The title of the game doesn't make sense. The words "forged in shadow" refer to nothing, I guess they just put them so they could name the game FIST. And the only meaning of "torch" is the name of the city.
I'd say it's decent but not great. I'm glad I played it, but I don't plan to play it again.
Spoilers from this point on.
Okay so, first of all there's a really weird setting clash. The first several hours of the game are dieselpunk sci-fi with no hint of any fantasy elements other than anthropomorphic animals. Then the plot turns out to be about this ancient crystal called the Spark which is small enough to hold in a hand yet so powerful that whoever has it is supposed to be unstoppable, which is a fantasy element. Then there's reveals about the Cat Clan having had the mission to guard the Spark against the wrong hands for 1000 years, and about them having been created by gods and given this mission... oh yikes, we're in fantasy territory now. Where did that come from?
Also weird thing: they say that the Spark *is what powers Torch City*, but factions are searching for it. How is it powering their city if they don't even know where it is? And on that note, how has the Cat Clan been guarding it for 1000 years if they don't know where it is?!?
I also think a plot about searching for some magical artifact needs some explanation of where it came from, how the factions found out about it such that they're only now searching for it even though it's supposedly been around and known to at least the Cat Clan for 1000 years.
And then the Spark just gets accidentally destroyed - what a jarring twist for a plot about a magical artifact of ultimate power! - no wait! it's immediately revealed that there's a replacement hidden somewhere else. Wow. I don't know what to say.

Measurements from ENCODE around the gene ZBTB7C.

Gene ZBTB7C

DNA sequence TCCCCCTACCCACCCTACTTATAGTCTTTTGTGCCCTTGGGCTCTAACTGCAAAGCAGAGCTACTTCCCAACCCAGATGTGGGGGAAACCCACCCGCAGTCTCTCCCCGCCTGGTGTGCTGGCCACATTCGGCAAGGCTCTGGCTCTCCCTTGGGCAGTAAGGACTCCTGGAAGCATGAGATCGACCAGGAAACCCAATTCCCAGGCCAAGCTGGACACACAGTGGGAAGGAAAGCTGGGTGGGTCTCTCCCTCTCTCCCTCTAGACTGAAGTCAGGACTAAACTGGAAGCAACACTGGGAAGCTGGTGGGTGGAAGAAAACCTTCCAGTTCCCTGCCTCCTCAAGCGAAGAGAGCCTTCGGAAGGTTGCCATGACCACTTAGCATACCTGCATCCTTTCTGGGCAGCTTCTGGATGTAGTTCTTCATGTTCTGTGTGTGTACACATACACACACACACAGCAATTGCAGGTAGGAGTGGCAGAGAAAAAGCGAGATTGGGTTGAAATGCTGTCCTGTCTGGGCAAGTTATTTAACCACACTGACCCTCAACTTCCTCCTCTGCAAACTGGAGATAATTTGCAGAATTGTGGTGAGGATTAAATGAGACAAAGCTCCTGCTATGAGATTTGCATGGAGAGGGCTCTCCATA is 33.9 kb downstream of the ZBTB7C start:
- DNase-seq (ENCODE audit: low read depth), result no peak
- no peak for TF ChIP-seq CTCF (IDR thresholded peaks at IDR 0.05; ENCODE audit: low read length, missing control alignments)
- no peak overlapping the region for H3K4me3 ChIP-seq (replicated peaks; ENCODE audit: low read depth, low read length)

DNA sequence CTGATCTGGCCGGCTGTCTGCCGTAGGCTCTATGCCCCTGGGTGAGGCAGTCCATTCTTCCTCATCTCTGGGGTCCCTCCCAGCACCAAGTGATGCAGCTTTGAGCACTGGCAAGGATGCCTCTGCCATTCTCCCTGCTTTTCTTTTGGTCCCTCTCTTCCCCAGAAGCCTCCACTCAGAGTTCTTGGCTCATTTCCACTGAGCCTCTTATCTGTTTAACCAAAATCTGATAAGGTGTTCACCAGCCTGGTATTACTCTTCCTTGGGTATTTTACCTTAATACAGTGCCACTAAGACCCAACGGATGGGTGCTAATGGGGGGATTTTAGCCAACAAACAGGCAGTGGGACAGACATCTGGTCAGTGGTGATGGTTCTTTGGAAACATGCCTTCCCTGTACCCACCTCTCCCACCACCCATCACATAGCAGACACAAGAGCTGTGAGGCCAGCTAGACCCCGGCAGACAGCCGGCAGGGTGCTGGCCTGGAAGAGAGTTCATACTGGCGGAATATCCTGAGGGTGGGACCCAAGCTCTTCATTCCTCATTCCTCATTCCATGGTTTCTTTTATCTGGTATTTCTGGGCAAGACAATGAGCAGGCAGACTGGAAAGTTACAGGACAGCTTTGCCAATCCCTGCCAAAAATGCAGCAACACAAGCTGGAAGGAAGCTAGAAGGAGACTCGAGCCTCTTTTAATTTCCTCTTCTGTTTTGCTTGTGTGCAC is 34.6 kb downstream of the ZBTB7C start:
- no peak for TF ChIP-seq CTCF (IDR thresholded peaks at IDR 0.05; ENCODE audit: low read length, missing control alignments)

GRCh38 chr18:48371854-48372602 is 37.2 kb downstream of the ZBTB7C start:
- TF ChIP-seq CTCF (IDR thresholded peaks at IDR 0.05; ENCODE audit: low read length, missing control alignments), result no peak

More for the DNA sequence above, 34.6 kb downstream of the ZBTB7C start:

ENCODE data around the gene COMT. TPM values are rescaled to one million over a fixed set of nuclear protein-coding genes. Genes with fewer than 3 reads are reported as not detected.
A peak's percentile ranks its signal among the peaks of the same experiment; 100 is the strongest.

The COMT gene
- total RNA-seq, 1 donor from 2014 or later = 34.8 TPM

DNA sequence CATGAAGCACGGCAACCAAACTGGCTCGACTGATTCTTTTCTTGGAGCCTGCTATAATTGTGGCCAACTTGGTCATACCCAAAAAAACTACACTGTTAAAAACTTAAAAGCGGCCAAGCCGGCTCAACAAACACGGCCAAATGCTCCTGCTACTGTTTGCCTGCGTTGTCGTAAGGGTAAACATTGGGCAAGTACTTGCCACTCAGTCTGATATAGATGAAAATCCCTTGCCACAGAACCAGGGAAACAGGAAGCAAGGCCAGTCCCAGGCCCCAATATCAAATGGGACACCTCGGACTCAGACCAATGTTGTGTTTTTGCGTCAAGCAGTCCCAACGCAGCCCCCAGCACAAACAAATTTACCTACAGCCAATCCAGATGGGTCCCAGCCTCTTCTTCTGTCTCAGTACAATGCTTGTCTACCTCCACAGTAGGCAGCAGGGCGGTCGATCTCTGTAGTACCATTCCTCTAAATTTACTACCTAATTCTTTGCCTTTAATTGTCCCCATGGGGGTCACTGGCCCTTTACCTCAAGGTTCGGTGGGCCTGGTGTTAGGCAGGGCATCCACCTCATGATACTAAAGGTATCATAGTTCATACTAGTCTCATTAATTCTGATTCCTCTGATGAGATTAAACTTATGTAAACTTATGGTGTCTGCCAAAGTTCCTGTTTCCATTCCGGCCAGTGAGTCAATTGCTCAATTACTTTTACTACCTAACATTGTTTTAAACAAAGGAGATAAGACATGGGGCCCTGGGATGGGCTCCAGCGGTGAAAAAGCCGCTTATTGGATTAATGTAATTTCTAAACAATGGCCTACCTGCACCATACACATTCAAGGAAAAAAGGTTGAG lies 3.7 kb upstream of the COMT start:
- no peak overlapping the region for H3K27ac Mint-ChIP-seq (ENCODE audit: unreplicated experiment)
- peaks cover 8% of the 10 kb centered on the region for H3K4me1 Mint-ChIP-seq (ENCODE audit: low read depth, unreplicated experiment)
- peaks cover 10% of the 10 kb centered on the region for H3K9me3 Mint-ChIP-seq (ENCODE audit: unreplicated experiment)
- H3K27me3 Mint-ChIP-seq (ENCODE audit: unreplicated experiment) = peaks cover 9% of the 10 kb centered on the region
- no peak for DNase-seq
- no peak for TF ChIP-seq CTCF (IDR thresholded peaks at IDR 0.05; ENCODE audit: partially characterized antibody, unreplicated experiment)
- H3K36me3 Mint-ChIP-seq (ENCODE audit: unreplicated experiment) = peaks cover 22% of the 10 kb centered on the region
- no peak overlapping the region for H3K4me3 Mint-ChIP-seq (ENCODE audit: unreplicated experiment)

I found the cat lady unlikable because she constantly demeans the protagonist, calling him "silly bunny" and "numbskull" even though he never does anything silly or dumb. Though this might be a blessing in disguise, because if she were a likable character then her surprise death for nothing would be upsetting.
I also don't like that this cat lady is the *only* cat person in the game, representing an entire clan of cats that supposedly exists and is very important. All the other important factions are represented by more than one character.
There's a lot of weird stuff going on with smaller factions. There's a faction introduced early called "the Organization", which is a resistance movement against the robot oppressors but this faction is never mentioned again after the first hour or so of the game.
There's another faction only ever mentioned early - never even seen - called the All Fur Society. No idea what they are.
And I don't like the Rat Gang as a faction either. They have this confused concept, on one hand they're traitors who work for the robot oppressors, but at the same time they hate the robot oppressors and are somehow an opponent to them? I wonder if they had different writers who never communicated. At one point the protagonist directly questions the Rat Gang boss about this inconsistency, and he just says some nonsense about how he wants "balance". The writers never explore how the hell that works or even how the Rat Gang boss imagines it works.